By Henning Gloystein
SINGAPORE (Reuters) – Oil prices on Thursday recouped some of the previous day’s losses after Beijing said it would send a delegation to Washington in an attempt to resolve trade disputes between the United States and China that have roiled global markets.
U.S. West Texas Intermediate (WTI) crude futures <CLc1> traded at $65.11 per barrel at 0209 GMT, up 10 cents, or 0.15 percent, from their last settlement.
International Brent crude oil futures <LCOc1> were up 41 cents, or 0.6 percent, at $71.17 per barrel.
Both benchmarks lost more than 2 percent the previous day.
Traders said Thursday’s market moves followed in the slipstream of a statement by China’s Ministry of Commerce that it would send a delegation led by vice commerce minister Wang Shouwen to the United States for trade talks in late August.
The talks are at the invitation of the United States and will be held with U.S. Under Secretary of Treasury for International Affairs David Malpass, the commerce ministry said.
Still, sentiment in oil markets was broadly cautious due to a rise in U.S. crude production and storage levels and weakness in emerging economies, especially in Asia.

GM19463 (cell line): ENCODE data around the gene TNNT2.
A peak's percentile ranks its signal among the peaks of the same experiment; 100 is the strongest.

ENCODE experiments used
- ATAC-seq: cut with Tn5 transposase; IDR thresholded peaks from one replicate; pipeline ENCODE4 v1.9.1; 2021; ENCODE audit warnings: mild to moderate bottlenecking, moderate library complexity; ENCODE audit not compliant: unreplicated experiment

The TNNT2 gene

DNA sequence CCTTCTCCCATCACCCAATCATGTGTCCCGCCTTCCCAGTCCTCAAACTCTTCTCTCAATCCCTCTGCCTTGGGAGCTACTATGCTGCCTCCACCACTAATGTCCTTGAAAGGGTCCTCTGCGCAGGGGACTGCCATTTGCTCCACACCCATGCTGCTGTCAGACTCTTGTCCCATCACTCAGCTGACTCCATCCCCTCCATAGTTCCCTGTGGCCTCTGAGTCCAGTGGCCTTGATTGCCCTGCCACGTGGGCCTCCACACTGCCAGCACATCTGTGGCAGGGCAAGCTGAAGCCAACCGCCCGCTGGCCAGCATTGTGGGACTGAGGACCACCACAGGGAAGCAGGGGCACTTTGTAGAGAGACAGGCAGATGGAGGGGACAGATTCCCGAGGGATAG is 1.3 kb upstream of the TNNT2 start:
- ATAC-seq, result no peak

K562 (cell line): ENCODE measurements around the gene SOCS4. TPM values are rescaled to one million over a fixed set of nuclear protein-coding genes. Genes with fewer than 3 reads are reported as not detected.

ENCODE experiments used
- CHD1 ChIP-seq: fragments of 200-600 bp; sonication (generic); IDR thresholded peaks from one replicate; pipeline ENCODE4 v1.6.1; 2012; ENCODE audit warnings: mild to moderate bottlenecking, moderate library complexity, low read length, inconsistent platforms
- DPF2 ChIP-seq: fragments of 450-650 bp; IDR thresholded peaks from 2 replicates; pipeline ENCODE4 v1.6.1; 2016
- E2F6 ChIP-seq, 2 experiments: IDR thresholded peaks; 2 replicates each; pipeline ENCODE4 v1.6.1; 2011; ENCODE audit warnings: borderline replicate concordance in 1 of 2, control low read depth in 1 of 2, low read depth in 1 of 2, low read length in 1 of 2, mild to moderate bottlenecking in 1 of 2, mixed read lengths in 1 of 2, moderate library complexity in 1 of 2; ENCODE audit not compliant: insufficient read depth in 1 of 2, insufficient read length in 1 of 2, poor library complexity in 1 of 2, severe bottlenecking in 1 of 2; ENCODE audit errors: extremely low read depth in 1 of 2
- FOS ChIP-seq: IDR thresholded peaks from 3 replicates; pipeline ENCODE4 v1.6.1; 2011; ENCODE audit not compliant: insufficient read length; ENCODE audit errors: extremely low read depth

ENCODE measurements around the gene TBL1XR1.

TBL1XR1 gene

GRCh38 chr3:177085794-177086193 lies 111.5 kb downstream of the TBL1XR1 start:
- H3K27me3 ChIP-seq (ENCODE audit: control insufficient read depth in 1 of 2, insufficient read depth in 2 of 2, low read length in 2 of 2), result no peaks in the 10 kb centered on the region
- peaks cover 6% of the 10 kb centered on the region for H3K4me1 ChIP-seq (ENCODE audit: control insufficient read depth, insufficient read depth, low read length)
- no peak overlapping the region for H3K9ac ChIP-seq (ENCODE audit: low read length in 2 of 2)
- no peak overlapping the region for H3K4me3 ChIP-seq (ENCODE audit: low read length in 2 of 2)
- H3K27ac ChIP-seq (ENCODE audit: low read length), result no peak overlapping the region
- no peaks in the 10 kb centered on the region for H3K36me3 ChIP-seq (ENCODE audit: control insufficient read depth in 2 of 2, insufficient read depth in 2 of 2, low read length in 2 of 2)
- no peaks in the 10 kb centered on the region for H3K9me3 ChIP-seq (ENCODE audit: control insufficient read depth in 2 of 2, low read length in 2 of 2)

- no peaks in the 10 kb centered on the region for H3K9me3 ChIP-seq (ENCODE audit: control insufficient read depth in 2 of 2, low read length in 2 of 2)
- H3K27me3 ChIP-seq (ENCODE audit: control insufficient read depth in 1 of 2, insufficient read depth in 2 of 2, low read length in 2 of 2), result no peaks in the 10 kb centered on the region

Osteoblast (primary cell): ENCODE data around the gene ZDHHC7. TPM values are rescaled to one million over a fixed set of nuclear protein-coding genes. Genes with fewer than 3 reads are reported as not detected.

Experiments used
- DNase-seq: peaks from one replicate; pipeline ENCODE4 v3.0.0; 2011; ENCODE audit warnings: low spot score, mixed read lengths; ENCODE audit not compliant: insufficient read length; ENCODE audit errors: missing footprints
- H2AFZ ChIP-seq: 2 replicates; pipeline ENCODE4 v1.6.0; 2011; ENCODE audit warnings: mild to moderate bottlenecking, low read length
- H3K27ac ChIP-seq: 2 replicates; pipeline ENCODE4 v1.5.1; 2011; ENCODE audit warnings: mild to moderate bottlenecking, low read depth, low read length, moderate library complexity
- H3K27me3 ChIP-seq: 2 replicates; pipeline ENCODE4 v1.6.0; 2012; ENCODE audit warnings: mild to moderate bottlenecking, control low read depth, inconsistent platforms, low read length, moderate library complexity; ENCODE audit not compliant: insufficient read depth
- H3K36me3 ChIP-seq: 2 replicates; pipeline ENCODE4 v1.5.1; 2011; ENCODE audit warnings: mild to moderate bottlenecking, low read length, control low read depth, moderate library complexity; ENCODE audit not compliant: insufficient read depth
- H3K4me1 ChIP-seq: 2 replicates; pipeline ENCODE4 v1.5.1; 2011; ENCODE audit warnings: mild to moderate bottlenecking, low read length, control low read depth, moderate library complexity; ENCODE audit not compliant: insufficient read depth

U.S. crude oil production and storage levels both rose last week, which traders said had pulled prices down.
Output of U.S. crude <C-STK-T-EIA> rose by 100,000 barrels per day (bpd) in the week ending Aug. 10, to 10.9 million bpd, according to the U.S. Energy Information Administration (EIA) weekly production and storage report.
At the same time, U.S. crude inventory levels <C-OUT-T-EIA> climbed by 6.8 million barrels, to 414.19 million barrels, the EIA said.
“This build certainly hasn’t helped market sentiment,” Dutch bank ING said after the release of the EIA report.
While supply rose in the United States, Asia’s emerging markets were showing signs of economic slowdown due to trade disputes with the United States and currency weakness, dragging on oil market sentiment.
Despite a rise in China’s yuan after, the dollar <.DXY> held near a 13-month peak on Thursday as political turmoil in Turkey and concerns about China’s economic health continued to support safe-haven assets and weighed on emerging market currencies.
Providing Brent crude with some support were looming U.S. sanctions against Iran’s oil exports, set to start from November, with Asian buyers including India, South Korea and Japan already scaling back orders in anticipation.
(Reporting by Henning Gloystein; Editing by Joseph Radford and Kenneth Maxwell)